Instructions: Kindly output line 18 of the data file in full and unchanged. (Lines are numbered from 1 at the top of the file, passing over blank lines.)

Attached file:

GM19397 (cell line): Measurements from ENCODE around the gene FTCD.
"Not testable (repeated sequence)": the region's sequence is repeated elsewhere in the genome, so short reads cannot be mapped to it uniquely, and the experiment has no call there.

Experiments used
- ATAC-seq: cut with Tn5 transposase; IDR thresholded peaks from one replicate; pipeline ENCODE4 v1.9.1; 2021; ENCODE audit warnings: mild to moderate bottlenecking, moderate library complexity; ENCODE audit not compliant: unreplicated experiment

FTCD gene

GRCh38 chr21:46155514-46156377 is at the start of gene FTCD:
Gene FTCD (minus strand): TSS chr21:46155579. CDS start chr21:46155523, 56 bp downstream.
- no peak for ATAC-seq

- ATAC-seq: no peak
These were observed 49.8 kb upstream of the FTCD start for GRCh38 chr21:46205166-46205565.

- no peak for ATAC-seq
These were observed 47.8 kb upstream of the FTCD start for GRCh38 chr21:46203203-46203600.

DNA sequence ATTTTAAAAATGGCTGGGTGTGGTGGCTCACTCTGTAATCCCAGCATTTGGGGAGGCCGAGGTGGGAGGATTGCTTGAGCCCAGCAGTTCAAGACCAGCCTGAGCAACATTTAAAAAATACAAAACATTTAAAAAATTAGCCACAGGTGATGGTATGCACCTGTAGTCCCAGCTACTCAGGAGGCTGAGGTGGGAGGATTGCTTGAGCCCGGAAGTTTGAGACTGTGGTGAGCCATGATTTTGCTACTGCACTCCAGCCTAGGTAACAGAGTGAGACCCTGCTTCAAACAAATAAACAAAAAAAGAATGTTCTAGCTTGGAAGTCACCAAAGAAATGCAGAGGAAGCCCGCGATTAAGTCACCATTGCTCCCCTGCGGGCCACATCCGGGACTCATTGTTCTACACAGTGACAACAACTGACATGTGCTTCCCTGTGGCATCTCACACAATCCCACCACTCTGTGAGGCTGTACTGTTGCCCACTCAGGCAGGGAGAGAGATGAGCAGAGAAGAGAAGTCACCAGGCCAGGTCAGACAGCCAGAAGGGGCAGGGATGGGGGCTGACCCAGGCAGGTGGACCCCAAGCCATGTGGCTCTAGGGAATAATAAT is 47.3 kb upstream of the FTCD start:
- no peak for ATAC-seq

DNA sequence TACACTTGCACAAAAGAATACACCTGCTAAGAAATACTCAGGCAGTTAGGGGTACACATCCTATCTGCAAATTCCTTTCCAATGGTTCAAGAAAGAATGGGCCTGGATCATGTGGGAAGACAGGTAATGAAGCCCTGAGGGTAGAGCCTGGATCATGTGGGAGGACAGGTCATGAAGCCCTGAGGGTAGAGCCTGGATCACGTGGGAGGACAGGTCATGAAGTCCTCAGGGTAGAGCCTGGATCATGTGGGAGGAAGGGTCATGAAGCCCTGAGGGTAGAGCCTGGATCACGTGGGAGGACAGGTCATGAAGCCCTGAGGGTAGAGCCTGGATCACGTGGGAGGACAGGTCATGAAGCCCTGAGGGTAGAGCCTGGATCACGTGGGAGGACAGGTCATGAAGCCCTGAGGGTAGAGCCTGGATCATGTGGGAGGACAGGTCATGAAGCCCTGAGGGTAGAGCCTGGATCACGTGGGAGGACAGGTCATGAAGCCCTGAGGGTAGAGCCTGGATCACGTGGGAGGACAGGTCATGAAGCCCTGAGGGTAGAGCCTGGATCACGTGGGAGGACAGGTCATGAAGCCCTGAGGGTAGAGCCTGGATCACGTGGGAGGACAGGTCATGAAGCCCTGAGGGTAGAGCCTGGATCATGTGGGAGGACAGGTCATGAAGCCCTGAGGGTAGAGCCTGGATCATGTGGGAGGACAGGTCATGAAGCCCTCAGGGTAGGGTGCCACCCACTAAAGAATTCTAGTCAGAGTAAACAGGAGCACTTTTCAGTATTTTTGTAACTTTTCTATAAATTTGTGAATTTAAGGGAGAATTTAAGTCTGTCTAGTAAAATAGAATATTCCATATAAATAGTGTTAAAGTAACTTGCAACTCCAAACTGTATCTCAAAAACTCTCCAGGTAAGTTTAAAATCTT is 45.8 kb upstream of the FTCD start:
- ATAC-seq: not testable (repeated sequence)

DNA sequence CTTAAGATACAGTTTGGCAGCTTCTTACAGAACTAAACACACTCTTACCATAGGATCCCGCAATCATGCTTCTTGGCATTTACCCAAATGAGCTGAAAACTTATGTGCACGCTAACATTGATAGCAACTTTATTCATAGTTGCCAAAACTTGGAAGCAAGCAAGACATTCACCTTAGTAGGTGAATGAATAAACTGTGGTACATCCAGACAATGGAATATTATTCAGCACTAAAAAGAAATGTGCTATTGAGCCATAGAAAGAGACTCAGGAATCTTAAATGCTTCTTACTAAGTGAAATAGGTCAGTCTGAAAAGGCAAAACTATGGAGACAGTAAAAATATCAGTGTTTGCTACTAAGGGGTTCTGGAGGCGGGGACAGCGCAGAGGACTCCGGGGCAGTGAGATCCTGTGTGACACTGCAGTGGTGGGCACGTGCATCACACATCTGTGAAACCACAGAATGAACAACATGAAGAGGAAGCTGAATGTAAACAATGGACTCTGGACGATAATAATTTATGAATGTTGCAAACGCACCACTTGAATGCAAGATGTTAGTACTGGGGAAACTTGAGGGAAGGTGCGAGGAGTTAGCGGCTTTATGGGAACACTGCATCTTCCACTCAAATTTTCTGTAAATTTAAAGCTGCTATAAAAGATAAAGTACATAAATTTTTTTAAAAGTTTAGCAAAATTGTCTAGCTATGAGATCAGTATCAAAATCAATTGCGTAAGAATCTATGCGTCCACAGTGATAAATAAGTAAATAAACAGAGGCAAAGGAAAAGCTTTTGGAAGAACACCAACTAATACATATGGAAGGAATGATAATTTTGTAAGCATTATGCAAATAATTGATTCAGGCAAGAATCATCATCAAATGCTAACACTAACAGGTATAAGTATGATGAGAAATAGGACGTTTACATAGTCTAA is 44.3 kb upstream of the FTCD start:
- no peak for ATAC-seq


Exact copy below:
- no peak for ATAC-seq